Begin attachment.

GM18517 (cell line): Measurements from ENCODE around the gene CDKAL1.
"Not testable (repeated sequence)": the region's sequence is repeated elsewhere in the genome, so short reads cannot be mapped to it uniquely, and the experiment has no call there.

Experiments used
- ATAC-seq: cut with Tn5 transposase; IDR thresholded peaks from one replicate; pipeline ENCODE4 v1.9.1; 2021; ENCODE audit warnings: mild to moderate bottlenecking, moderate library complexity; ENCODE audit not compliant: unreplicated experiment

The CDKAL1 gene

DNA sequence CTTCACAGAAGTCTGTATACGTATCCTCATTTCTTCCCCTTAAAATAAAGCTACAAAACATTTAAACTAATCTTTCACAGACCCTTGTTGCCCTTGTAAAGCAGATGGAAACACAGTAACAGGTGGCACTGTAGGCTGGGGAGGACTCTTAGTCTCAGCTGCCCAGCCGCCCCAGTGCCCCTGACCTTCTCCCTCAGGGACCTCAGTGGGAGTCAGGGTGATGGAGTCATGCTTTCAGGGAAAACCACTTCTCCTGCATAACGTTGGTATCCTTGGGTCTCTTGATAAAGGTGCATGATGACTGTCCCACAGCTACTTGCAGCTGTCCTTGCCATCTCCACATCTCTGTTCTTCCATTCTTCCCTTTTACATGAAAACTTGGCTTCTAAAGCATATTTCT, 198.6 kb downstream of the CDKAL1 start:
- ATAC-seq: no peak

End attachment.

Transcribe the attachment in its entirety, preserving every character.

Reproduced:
GM18517 (cell line): Measurements from ENCODE around the gene CDKAL1.
"Not testable (repeated sequence)": the region's sequence is repeated elsewhere in the genome, so short reads cannot be mapped to it uniquely, and the experiment has no call there.

Experiments used
- ATAC-seq: cut with Tn5 transposase; IDR thresholded peaks from one replicate; pipeline ENCODE4 v1.9.1; 2021; ENCODE audit warnings: mild to moderate bottlenecking, moderate library complexity; ENCODE audit not compliant: unreplicated experiment

The CDKAL1 gene

DNA sequence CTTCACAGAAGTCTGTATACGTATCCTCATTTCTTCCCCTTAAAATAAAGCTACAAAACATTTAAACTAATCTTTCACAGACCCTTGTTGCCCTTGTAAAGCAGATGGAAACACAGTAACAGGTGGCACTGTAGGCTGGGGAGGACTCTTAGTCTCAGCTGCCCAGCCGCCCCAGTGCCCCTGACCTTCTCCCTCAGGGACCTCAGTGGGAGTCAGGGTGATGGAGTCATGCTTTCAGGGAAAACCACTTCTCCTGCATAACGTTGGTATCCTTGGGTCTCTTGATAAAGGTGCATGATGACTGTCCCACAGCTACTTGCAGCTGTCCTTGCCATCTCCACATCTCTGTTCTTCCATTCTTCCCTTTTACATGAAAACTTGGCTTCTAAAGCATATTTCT, 198.6 kb downstream of the CDKAL1 start:
- ATAC-seq: no peak